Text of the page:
Iran suspends talks with Saudi Arabia after mass execution; Reports

Iran suspends talks with Saudi Arabia after mass execution; Reports

Iran has chosen to discontinue its secret Baghdad-brokered discussions aimed at defusing years of tensions with regional adversary Saudi Arabia, Iranian state-linked media claimed Sunday, a day after Saudi Arabia carried out the greatest recorded mass execution in modern history.

The Iranian news website Nournews, which is regarded loyal to the country's Supreme National Security Council, stated that the administration had unilaterally halted discussions with Saudi Arabia that had been taking place in Baghdad for the previous year in order to restore diplomatic ties.

The fifth round of discussions between Saudi and Iranian delegates was scheduled to resume on Wednesday, according to Iraq's foreign minister.

The report did not specify the reason for Iran's suspension, but it comes after Saudi Arabia executed 81 individuals for offences ranging from murder to links to terrorist groups, a group that activists think included more than a dozen Shiites.

According to the state-run IRNA news agency, Iran's foreign ministry spokesperson Saeed Khatibzadeh, the killings are a "violation of core norms of human rights and international law."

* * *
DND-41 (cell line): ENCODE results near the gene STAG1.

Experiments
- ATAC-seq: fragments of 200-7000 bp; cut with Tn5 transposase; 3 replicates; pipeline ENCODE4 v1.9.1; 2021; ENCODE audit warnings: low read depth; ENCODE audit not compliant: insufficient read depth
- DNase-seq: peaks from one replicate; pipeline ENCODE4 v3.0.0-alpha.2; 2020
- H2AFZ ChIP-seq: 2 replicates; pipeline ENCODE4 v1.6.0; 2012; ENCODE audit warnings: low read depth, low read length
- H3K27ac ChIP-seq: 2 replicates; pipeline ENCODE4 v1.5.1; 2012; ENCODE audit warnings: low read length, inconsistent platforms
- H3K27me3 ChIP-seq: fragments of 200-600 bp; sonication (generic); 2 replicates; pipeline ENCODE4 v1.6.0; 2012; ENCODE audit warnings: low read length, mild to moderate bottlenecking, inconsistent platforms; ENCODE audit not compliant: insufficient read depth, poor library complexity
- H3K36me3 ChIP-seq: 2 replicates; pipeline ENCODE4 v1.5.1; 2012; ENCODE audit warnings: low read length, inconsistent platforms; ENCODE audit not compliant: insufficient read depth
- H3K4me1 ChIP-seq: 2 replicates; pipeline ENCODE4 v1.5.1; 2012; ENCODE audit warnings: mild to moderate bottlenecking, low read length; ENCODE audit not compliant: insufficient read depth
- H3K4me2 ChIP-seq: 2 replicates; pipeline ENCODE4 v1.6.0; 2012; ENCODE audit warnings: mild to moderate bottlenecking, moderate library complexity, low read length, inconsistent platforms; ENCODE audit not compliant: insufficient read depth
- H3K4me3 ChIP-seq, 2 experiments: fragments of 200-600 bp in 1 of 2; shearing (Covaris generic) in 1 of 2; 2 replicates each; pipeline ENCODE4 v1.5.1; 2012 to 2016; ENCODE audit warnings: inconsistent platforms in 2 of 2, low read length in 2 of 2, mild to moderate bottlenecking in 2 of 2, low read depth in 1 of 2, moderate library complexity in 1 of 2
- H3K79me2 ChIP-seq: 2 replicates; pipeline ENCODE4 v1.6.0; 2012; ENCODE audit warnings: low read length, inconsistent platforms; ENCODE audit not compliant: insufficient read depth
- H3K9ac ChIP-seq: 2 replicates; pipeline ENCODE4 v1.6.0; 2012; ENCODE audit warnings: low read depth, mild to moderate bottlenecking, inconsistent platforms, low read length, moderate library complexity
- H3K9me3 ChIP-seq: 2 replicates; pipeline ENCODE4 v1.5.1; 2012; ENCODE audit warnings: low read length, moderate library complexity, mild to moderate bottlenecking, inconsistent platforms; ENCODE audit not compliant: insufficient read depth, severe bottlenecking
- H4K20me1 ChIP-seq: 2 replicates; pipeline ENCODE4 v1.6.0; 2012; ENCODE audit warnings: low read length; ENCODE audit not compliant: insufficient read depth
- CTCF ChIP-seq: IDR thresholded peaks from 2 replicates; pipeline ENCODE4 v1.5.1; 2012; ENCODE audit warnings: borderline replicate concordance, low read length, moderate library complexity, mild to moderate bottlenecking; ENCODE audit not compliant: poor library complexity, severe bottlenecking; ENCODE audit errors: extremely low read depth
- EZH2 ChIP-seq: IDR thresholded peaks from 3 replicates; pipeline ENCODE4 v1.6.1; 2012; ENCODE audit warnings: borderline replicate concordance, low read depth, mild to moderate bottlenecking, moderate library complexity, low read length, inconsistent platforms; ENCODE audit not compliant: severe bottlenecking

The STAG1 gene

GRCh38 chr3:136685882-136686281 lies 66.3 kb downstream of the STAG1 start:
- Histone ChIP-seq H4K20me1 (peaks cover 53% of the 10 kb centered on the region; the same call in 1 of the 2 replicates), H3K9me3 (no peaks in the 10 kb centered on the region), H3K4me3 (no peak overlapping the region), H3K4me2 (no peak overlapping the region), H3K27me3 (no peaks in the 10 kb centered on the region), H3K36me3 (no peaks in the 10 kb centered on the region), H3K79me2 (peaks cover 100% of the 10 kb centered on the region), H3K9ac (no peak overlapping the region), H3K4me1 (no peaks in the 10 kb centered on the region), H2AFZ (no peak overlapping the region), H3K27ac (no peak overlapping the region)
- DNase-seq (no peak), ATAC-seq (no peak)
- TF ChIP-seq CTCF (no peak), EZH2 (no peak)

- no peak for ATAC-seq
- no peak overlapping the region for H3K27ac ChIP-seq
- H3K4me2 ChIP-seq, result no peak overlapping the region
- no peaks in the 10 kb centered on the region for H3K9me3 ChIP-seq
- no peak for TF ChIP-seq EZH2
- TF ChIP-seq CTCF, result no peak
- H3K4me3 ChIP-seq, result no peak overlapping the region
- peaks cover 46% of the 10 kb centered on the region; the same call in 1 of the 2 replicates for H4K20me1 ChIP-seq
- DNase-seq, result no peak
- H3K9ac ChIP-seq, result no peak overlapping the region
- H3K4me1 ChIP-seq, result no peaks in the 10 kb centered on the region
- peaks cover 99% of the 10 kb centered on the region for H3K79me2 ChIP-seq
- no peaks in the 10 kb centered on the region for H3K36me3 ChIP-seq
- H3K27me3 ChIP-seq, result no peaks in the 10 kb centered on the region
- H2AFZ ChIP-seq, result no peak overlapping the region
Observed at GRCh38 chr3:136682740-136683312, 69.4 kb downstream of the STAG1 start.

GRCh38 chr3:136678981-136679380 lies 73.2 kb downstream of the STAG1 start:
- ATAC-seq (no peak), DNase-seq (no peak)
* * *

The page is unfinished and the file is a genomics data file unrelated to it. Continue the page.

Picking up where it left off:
Shiites, who dwell predominantly in the oil-rich east of the country, have long complained of being regarded as secondclass citizens. In the past, Saudi Arabia's murders of Shiites sparked regional unrest.

Iran, the world's largest Shiite Muslim country, and Saudi Arabia, the world's Sunni superpower, suspended diplomatic ties in 2016 after Saudi Arabia murdered renowned Shiite cleric Nimr al-Nimr.
Protesting the death, angry Iranians stormed two Saudi diplomatic missions in Iran, escalating years of antagonism between the two countries.

Protests erupted among Shiites in the neighbouring island country of Bahrain late Saturday in response to the mass killings.

The Baghdad-mediated talks between the regional foes began quietly last year in Iraq's capital as Saudi Arabia sought a way to end its disastrous war in Yemen against Iran-backed Houthi rebels, a conflict that has resulted in the world's worst humanitarian disaster and has seen rebel drones and missiles rain down on Saudi airports and oil facilities.

Iran-backed militias have also assaulted Saudi locations and sent drones from Iraq against the country. The hiatus in diplomatic discussions between the countries that have long fought for influence across the Middle East comes at a critical juncture in the region's history.

On Sunday, Iran claimed responsibility for a missile strike near the US embassy in Irbil, Iraq's northernmost city, claiming the action was in revenge for an Israeli strike in Syria that killed two members of its Revolutionary Guard.

Meanwhile, talks to resurrect Tehran's 2015 nuclear deal with international powers collapsed last week without a settlement, throwing doubt on months of discussions that had nearly achieved a breakthrough.

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